Friday Sep 02 2011
Ex-con, friend arrested attempting to smuggle items into prison
By: Laura Newell, Telegraph staff writer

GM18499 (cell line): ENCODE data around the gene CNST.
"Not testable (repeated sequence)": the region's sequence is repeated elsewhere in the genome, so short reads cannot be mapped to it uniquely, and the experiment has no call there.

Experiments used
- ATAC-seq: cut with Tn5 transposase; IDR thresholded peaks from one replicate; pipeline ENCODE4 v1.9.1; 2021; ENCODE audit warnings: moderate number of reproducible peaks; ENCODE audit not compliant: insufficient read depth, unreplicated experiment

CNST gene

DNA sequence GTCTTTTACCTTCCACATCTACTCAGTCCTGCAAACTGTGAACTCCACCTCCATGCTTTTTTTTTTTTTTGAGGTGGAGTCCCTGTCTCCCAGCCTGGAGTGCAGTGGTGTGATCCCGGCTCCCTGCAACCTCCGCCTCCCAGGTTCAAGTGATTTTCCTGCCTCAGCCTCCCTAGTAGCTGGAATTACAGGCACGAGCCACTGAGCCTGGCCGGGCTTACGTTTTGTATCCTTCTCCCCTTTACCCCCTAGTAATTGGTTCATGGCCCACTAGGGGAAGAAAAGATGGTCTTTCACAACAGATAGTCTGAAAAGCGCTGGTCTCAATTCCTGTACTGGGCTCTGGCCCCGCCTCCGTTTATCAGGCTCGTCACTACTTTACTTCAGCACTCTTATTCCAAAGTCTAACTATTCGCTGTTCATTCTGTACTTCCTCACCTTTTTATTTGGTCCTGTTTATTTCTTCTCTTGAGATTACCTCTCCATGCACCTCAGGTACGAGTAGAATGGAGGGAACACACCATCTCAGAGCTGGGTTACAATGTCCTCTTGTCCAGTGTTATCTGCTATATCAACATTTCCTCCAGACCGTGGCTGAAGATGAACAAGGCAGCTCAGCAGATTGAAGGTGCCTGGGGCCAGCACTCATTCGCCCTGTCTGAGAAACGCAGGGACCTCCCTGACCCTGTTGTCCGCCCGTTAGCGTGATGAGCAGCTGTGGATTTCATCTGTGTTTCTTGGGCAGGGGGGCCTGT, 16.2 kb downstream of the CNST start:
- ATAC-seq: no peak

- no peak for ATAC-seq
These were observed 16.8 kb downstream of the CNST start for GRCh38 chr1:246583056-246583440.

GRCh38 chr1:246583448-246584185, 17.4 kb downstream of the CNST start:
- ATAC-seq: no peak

Two men, including a former inmate, were arrested earlier this week for attempting to introduce contraband into California State Prison, Sacramento in Folsom. On Sunday, Aug. 28, the Investigative Services Unit at the prison arrested two men suspected of delivering contraband to inmates inside the facility, said Sgt. Tony Quinn, public information officer at California State Prison, Sacramento. Harley Schroeder, 29, a former inmate, was allegedly attempting to deliver contraband inside the prison when he was arrested by prison officials at 12:10 a.m. Prison officials arrested Schroeder and Robert Hanna, 28, the driver of the vehicle, and transported both men to the Folsom Police Department, Quinn said. Schroeder and Hanna were both booked into Sacramento County Jail. Quinn said Schroeder was seen exiting a car near the prison and was then spotting running and climbing a dirt embankment to get into prison property. Schroeder then allegedly scaled a barbed-wire perimeter security fence, Quinn said. “These guys are trying to sneak onto prison grounds to transfer these substances,” Quinn said. Prison correctional officers requested the assistance of Folsom Police Department officers in the arrest. “We were asked to stop the driver (Hanna) in a marked patrol car,” said Sgt. Jason Browning, Folsom Police Department public information officer. “We detained him on behalf of the prison correctional officers.” Prison staff located and detained Schroeder and conducted a search of the bag he was allegedly attempting to deliver. Inside the bag prison officials found approximately nine cell phones, methamphetamines, black tar heroin, marijuana, cell phone chargers, Micro SD memory cards, three lighters, smoking papers, and a glass pipe normally used for inhaling controlled substances. The items found in the bag, and the method by which the suspects were attempting to gain access to the prison, is not uncommon, Quinn said. “This happens more than suspected,” Quinn said. “But we have been working proactively to control it. We now have more officers patrolling the prison grounds frequently throughout the night.” Quinn said there was no connection that he is aware of between this incident and Marvin L. Ussrey, the man who broke onto prison grounds on Aug. 11. Prison officials said there has been a rise in the risks civilians, especially former inmates, will take to bring contraband into correctional facilities. “They are not breaking into the prison, they are transferring contraband onto the facility,” Browning said. “These are coordinated acts between the individuals and the inmates.” Still Browning said it is important for surrounding residents to be proactive if suspicious behavior is noticed. “If you see a suspicious act like vehicles stopped along the roadway or someone entering the prison ground, contact us immediately,” Browning said.